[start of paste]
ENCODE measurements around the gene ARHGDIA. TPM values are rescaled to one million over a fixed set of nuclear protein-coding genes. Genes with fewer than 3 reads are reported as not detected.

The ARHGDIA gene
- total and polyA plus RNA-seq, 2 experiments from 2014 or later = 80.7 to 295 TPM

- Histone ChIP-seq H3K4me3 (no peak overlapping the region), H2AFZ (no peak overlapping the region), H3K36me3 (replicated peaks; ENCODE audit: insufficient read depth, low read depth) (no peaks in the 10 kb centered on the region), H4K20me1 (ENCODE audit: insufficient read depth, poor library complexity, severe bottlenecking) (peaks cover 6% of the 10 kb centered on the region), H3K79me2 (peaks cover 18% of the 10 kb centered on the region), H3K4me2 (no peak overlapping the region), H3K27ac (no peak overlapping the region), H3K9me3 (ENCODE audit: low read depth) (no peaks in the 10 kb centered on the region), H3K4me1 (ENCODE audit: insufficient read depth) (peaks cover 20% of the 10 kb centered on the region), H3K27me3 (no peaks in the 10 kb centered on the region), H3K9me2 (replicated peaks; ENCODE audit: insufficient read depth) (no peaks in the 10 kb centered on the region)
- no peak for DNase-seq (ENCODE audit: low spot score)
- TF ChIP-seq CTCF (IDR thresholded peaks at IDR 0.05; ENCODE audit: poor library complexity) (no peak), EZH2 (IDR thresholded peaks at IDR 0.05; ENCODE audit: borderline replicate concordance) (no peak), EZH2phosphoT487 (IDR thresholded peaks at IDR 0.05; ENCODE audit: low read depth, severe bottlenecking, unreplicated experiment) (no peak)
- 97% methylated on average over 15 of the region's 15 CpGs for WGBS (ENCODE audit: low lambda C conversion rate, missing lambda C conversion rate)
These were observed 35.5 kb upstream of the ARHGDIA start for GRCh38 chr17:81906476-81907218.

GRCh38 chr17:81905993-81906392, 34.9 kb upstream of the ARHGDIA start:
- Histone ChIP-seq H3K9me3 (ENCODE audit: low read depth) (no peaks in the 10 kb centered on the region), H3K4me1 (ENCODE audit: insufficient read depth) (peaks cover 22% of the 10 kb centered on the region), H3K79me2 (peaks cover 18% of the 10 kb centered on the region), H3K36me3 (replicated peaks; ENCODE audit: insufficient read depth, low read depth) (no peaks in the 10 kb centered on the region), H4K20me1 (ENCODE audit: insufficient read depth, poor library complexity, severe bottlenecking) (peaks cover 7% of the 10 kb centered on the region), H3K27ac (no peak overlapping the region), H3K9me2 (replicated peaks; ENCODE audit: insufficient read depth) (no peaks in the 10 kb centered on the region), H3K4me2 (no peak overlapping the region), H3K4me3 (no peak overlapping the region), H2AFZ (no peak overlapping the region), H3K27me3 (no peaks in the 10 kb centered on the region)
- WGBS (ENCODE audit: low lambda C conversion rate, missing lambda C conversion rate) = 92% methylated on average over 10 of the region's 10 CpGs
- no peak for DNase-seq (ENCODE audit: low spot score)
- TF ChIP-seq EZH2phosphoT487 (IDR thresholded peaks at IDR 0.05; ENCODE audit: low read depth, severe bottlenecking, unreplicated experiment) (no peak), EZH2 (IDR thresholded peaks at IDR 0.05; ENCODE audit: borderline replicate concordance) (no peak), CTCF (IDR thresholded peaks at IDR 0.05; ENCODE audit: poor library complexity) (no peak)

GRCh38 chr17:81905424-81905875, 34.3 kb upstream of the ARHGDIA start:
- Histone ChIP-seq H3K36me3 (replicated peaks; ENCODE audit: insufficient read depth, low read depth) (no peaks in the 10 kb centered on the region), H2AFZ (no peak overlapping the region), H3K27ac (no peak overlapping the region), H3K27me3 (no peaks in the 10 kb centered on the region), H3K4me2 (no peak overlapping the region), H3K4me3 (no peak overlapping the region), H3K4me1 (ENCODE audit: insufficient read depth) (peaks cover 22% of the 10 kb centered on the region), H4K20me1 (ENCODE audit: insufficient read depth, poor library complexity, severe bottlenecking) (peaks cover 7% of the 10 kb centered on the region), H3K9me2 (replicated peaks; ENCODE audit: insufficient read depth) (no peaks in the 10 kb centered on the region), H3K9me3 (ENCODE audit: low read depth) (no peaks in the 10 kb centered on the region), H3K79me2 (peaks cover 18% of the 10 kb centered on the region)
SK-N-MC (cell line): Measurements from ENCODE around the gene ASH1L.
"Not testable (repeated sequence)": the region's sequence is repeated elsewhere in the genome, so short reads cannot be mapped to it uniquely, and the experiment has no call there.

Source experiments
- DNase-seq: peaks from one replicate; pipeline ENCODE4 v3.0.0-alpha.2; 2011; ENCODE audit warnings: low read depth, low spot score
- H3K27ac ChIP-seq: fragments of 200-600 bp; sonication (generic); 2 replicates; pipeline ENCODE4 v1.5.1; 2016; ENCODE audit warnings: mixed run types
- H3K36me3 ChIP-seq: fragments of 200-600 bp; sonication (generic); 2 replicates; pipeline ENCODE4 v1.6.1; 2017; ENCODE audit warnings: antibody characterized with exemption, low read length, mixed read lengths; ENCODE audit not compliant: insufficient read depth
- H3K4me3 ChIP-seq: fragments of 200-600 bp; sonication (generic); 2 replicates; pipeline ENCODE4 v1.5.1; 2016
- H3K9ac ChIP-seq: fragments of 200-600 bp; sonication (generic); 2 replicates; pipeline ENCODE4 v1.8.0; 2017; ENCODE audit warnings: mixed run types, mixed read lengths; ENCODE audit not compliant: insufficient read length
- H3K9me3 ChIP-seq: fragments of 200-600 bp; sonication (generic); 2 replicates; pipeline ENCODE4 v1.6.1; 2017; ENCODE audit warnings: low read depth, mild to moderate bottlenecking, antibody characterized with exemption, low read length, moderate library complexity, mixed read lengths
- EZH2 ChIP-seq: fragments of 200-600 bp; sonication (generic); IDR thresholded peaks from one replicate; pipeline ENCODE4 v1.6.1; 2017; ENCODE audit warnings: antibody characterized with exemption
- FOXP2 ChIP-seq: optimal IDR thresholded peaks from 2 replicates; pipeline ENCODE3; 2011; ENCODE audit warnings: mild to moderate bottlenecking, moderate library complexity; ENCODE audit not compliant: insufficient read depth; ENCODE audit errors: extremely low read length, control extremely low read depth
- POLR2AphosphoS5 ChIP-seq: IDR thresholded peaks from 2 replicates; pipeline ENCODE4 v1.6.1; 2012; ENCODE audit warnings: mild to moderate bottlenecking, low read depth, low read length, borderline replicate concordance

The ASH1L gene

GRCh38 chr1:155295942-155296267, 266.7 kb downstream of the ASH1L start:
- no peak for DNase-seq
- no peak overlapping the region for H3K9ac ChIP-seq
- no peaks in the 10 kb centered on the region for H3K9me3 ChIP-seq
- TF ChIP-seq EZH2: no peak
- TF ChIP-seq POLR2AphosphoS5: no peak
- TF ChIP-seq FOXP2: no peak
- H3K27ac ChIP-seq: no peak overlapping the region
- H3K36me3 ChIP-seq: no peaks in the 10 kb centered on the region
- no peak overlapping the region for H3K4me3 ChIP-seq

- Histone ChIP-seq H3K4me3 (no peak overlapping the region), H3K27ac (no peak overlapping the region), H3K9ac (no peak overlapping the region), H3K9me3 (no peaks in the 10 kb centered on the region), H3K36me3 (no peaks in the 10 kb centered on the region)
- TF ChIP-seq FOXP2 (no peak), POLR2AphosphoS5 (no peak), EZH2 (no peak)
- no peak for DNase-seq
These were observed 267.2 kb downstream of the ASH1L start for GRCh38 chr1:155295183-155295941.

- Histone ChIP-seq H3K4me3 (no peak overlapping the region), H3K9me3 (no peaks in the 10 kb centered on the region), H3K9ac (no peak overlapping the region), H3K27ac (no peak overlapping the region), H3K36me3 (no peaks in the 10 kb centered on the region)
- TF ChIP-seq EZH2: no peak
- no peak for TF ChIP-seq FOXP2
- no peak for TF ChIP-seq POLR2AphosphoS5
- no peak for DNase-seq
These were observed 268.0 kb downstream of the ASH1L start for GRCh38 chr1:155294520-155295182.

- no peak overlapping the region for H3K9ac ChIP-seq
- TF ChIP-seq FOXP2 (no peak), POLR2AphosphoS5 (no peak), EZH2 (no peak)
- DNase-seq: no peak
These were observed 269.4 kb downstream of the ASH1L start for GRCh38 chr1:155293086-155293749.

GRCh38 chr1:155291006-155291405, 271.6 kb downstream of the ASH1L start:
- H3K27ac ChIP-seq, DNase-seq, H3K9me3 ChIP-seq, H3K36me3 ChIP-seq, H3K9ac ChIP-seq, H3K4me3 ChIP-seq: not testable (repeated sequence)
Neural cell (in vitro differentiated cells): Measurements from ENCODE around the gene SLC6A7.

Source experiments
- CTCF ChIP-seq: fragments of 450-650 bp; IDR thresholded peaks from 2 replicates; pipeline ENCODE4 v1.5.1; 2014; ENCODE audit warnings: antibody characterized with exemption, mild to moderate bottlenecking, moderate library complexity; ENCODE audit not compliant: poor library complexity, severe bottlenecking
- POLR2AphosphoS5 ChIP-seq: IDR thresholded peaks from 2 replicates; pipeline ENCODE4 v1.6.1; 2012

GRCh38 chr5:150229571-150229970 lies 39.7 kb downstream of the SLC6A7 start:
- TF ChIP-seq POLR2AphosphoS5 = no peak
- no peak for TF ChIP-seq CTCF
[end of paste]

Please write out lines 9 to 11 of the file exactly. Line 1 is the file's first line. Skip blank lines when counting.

GRCh38 chr17:81905993-81906392, 34.9 kb upstream of the ARHGDIA start:
- Histone ChIP-seq H3K9me3 (ENCODE audit: low read depth) (no peaks in the 10 kb centered on the region), H3K4me1 (ENCODE audit: insufficient read depth) (peaks cover 22% of the 10 kb centered on the region), H3K79me2 (peaks cover 18% of the 10 kb centered on the region), H3K36me3 (replicated peaks; ENCODE audit: insufficient read depth, low read depth) (no peaks in the 10 kb centered on the region), H4K20me1 (ENCODE audit: insufficient read depth, poor library complexity, severe bottlenecking) (peaks cover 7% of the 10 kb centered on the region), H3K27ac (no peak overlapping the region), H3K9me2 (replicated peaks; ENCODE audit: insufficient read depth) (no peaks in the 10 kb centered on the region), H3K4me2 (no peak overlapping the region), H3K4me3 (no peak overlapping the region), H2AFZ (no peak overlapping the region), H3K27me3 (no peaks in the 10 kb centered on the region)
- WGBS (ENCODE audit: low lambda C conversion rate, missing lambda C conversion rate) = 92% methylated on average over 10 of the region's 10 CpGs